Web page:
1975 Monaco Grand Prix
Ferrari took its first Monaco win in 20 years as Niki Lauda won from pole in wet conditions ahead of Emerson Fittipaldi and Carlos Pace. Despite being a five-time winner at Monaco, Graham Hill failed to qualify for the race for the first time in his career. As a result, the 46-year-old decided to retire from driving altogether and focus on managing his burgeoning F1 team. At the time he’d made 176 starts from 179 entries, making his the most experienced F1 driver of all-time – a record which would stand until Jacques Laffite broke it in 1986.
1986 Monaco Grand Prix
Alain Prost led home a McLaren one-two with Keke Rosberg second in what would be the final podium finish of the Finn’s career – it had been a typically battling drive from ninth on the grid. Ayrton Senna finished third Williams drivers of Nigel Mansell and Nelson Piquet and Nigel Mansell could only manage fourth and seventh. Despite being the usually fastest car on the grid, the FW11B wasn’t at home on street circuits.
1997 Monaco Grand Prix
One of Michael Schumacher’s finest wins, he dominated the early stages of the race in wet conditions, going several seconds a lap faster than anyone else. Both Williams drivers made the mistake of starting on slick tyres and dropped back, eventually crashing out of the race after finally making the switch to wets. Rubens Barrichello finished a superb second for Stewart in just the teams fifth grand prix, with Eddie Irvine third and Olivier Panis fourth.
Mika Salo had managed to finish a fine fifth after making a no-stop strategy work. The wet conditions meant the race was stopped after two hours, a massive 16 laps short of the scheduled distance, allowing Salo to go the entire race on a single tank of fuel and set of tyres, scoring what would turn out to be Tyrrell’s final F1 points.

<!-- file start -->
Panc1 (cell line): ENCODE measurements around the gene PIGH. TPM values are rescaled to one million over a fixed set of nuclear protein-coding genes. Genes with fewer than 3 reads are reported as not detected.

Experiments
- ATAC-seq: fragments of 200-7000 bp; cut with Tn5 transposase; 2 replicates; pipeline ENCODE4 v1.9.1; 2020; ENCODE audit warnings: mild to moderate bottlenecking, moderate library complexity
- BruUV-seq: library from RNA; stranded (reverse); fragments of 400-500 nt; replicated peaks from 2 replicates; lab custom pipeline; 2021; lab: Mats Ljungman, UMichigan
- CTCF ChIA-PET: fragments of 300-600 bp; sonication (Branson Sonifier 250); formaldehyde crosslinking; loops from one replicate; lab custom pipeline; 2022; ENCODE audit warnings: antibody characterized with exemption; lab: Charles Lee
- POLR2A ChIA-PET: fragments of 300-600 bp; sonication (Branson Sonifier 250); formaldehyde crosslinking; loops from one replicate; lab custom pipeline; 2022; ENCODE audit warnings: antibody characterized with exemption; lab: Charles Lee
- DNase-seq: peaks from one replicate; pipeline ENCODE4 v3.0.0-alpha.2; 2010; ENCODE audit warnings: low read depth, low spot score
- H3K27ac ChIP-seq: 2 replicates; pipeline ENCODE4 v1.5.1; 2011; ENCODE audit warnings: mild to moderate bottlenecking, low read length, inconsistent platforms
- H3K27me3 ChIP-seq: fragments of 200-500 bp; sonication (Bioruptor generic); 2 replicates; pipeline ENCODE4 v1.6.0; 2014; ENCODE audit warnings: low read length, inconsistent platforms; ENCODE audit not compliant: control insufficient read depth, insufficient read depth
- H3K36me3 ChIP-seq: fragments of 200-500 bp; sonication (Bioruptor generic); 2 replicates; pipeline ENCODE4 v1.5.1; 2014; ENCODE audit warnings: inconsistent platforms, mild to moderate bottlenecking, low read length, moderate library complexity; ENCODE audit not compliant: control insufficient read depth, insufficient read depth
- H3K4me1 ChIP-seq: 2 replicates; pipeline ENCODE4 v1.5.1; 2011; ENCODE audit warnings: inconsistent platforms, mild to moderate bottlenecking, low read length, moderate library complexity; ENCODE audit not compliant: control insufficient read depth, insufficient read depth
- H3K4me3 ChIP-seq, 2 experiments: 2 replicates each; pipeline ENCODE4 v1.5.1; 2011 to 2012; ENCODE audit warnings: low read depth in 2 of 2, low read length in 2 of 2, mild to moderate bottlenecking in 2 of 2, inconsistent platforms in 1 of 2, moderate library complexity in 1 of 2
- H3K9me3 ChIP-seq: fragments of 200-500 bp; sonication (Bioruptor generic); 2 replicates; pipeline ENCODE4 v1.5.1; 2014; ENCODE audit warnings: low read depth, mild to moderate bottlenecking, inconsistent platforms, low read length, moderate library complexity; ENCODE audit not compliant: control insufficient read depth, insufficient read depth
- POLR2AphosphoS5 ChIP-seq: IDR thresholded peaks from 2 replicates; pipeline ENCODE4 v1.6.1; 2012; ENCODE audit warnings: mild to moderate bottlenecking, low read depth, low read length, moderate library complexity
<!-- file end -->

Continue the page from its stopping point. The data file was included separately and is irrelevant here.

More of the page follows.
2008 Turkish Grand Prix
Felipe Massa confirmed that he really was the king of Istanbul Park with his third consecutive pole and victory, with Lewis Hamilton finishing second and Kimi Raikkonen third. This was also the race where Rubens Barrichello become F1’s most experienced driver as he made his 257th start, breaking Riccardo Patrese’s record.
2014 Spanish Grand Prix
Lewis Hamilton just about fended off Nico Rosberg to narrowly win the race – Rosberg had been all over the back of Hamilton in the closing stages but unable to pass, losing out by just six-tenths of a second. This started to turn up the heat on the simmering feud between the pair – after the race it was revealed that Hamilton had used an engine mode the team had deemed ‘off-limits’ in order to hold Rosberg back, which Hamilton said he’d done because his teammate had done the exact same thing in Bahrain earlier in the year. Still, that was nothing compared to what happened in the years – and races – to come.
Geoff Crossley (born 1921) started two races in an Alta in 1950 – the first championship race at Silverstone, which he retired from, and later in the year at the Belgian GP, where he finished ninth.
Rob Schroeder (born 1926) entered a single race, the 1962 US GP at Watkins Glen. Unlike a lot of one-off drivers, Schroeder actually had a solid race, qualifying his Lotus comfortably and going on to finish 10th, seven laps down on race-winner Jim Clark.